As a young boy running around his village in Southern Sudan, Pfc. Moses Deng knew he wanted to move to America and join the U.S. Army.

"I always admired the military here in the states, I would hear about all the good they were doing and I knew I wanted to be a part of it," said Deng.

Seeing the Sudanese military operate as a boy only strengthened his admiration for the U.S. Army.

"They were corrupt and were doing bad things to people I knew and loved. I knew that if I wore a uniform, it wasn't going to be for Sudan. It would be for the United States," said Deng.

As Deng assisted a Carlisle retirement home resident out of a vehicle and into a wheelchair to attend Carlisle Barracks Annual Senior Citizens' Holiday Social on Thursday, Dec. 11, the scene offered a stark contrast to the life he could be living in Sudan.

"Volunteering is a part of the American society that I have always liked. In my culture seniors are highly respected, so the Holiday Social is something I am very happy to be doing," said Deng.

More than 400 volunteers gathered to share in holiday festivities with senior citizens from local retirement homes at the Letort View Community Center on Carlisle Barracks, home of the U.S. Army War College.

The event, spanning two days, united the post of War College students, international fellows, spouses, and faculty as well as Carlisle Barracks Soldiers and civilians in the spirit of volunteerism.

"This event is what the holidays are all about. I am glad to be giving back to the Carlisle community," said Air Force Lt. Col Rick Matton, student.

"Volunteering for the social is humbling. It's great to see everyone at the Barracks come together and offer a small token of appreciation to the local Carlisle community that gives the college so much support," said Matton.

The nearly 300 guests shared cookies, punch, and lots of laughter with Army volunteers as they enjoyed entertainment ranging from the Moore Child Development Center's preschool choir to Lt. Col. Todd Isaacson, student performing as the King of Rock 'n' Roll, Elvis Presley.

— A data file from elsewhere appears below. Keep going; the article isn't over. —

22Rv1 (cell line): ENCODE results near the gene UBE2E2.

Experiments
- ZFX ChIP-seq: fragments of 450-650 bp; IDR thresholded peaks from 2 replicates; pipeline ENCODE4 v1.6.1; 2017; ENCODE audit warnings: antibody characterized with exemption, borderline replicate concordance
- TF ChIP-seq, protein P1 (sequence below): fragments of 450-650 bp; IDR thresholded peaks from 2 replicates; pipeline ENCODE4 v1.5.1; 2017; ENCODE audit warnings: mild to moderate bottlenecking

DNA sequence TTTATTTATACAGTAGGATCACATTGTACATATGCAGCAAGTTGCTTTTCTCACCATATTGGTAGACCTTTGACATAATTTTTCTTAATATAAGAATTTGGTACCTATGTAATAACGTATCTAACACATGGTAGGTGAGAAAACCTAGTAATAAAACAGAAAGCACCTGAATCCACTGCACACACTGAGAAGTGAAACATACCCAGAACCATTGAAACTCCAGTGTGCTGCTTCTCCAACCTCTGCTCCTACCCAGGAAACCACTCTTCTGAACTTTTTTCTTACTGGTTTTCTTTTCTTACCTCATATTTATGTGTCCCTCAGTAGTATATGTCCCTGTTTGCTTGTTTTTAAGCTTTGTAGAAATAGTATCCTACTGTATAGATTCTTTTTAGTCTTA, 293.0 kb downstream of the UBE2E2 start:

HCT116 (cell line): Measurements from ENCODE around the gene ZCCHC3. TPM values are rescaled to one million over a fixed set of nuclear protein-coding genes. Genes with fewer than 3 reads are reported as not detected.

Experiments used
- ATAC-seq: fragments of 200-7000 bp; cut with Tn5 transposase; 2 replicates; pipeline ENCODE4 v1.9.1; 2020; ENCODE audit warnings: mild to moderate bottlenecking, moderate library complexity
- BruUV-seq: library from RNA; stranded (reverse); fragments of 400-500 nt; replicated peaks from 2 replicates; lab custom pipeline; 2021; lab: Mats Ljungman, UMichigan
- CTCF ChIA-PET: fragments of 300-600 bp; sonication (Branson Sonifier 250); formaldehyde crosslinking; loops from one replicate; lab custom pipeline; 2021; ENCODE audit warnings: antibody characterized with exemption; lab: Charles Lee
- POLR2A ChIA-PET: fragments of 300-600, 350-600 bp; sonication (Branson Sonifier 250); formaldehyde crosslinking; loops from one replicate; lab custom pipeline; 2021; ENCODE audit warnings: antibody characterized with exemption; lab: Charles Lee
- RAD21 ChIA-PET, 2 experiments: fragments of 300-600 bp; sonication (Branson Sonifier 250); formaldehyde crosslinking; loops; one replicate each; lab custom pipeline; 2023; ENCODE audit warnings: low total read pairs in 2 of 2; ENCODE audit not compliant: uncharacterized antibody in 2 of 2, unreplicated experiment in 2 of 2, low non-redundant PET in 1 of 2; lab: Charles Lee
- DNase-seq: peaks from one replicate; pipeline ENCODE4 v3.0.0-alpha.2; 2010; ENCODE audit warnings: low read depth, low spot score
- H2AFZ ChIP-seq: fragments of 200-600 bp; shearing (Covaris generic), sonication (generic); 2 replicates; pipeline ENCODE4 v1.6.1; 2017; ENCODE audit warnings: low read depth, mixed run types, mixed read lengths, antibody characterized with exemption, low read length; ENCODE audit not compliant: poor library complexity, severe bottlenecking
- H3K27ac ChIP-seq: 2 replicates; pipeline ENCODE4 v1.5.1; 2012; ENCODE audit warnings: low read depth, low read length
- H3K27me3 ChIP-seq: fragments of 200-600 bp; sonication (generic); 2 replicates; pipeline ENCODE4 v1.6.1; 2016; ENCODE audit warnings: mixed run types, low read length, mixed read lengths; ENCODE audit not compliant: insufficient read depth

Elvis was a highlight for many of the female guests in the audience, as he serenaded the lucky ladies with his rendition of Blue Christmas while placing Hawaiian leis around their necks.

"It was a great feeling to see their reaction to my performance. I'm glad I brought some joy to people's lives, even if I had to wear this crazy outfit," laughed Isaacson.

Philippines Col. Jac Motril, International Fellow, sang two songs to the crowd, Away in the Manger and The First Noel. The latter held personal importance to him.

"I wanted to perform The First Noel since my daughter was born on Christmas Eve and we named her Noelle," said Motril. "Whether I am in the states or at home in the Philippines, Christmas is my favorite time of year and I wanted to share that with everyone here."

Several volunteers noted that the event aligned with the USAWC mission of uniting people from various branches of service, nations, and civilian organizations.

"It's about bringing everyone together no matter where they come from or what they believe in, for the sole purpose of sharing in holiday traditions and spreading a little bit of happiness," said Col. Glenn Richie, student.

This is what the holiday season is all about declared the hundreds of volunteers that crowded the poinsettia filled community center at Carlisle Barracks.

"My wife and I wanted to come to America for a better life and the Army has given that to us. Today is a great example," said Deng, donning his U.S. Army Class A's, as he held the arm of Carlisle senior citizen Martha Wilson and led her to see the shining red, green, and gold Christmas tree.

Page last updated Fri July 22nd, 2011 at 12:16